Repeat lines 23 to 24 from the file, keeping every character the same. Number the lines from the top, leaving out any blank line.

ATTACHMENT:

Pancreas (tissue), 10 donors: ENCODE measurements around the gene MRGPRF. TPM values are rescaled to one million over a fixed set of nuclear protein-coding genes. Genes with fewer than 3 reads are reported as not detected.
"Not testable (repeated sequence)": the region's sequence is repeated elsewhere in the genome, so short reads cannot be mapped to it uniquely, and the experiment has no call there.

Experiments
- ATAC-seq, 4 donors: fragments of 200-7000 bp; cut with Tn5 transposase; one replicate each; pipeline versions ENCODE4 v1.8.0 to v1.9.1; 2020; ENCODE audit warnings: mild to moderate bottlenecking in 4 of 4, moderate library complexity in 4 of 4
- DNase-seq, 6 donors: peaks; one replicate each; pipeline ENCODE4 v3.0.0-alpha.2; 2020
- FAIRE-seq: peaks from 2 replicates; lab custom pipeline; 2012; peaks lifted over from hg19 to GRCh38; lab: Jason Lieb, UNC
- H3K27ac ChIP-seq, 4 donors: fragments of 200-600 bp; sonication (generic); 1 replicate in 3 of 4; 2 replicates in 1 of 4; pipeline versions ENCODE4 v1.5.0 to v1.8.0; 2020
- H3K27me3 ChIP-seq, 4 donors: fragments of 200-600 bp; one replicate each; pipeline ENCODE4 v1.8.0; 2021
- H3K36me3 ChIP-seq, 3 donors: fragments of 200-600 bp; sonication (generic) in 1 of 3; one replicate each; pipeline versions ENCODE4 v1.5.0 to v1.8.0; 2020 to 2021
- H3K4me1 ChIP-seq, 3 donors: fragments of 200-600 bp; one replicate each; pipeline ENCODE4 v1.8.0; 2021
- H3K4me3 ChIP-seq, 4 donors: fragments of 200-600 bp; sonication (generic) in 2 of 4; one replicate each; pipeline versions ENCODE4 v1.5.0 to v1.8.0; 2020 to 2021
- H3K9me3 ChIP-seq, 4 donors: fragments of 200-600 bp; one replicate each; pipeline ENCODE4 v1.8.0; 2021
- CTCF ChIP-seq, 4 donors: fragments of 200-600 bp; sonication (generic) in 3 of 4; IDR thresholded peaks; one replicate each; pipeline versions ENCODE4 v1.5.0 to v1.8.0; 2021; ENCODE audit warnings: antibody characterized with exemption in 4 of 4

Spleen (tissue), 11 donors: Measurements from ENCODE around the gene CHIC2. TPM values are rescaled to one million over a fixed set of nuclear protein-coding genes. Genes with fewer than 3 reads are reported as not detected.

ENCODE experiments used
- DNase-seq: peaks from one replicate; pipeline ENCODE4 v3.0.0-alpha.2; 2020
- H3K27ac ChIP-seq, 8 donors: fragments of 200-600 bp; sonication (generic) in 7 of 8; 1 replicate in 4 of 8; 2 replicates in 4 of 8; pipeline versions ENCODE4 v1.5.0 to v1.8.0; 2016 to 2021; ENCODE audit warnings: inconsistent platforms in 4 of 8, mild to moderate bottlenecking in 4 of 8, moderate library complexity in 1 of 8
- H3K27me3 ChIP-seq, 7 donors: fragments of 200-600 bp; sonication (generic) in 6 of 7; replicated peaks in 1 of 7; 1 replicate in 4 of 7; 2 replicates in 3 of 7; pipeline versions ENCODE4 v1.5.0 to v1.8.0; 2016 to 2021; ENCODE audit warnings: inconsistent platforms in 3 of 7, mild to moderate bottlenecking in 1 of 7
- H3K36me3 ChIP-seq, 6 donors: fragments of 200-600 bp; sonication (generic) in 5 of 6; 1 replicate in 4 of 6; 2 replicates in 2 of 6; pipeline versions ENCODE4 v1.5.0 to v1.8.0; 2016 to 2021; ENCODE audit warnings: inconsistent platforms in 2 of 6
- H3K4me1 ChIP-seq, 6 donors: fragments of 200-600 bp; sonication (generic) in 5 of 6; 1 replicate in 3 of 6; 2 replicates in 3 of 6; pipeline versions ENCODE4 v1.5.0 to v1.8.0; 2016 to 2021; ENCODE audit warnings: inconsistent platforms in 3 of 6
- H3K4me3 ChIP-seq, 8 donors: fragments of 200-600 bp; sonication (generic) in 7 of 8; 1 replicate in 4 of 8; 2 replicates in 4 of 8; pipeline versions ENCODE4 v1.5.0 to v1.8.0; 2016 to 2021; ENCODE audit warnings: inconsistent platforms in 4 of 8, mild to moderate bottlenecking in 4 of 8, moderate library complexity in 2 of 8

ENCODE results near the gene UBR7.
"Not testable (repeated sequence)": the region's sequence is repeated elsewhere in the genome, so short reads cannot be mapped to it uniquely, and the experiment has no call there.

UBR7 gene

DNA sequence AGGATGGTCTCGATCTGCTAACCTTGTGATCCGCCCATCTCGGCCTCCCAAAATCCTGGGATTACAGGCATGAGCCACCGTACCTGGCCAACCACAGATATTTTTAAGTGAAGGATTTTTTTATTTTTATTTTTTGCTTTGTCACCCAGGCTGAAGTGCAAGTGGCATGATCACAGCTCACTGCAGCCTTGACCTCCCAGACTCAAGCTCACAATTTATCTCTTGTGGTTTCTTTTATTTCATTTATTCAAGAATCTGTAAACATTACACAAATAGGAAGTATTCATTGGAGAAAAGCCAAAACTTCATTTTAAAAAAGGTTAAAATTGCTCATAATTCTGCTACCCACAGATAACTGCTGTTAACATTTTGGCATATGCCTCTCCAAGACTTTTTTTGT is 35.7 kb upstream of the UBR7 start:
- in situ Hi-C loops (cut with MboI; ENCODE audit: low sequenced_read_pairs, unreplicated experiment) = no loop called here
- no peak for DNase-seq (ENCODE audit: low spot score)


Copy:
"Not testable (repeated sequence)": the region's sequence is repeated elsewhere in the genome, so short reads cannot be mapped to it uniquely, and the experiment has no call there.

UBR7 gene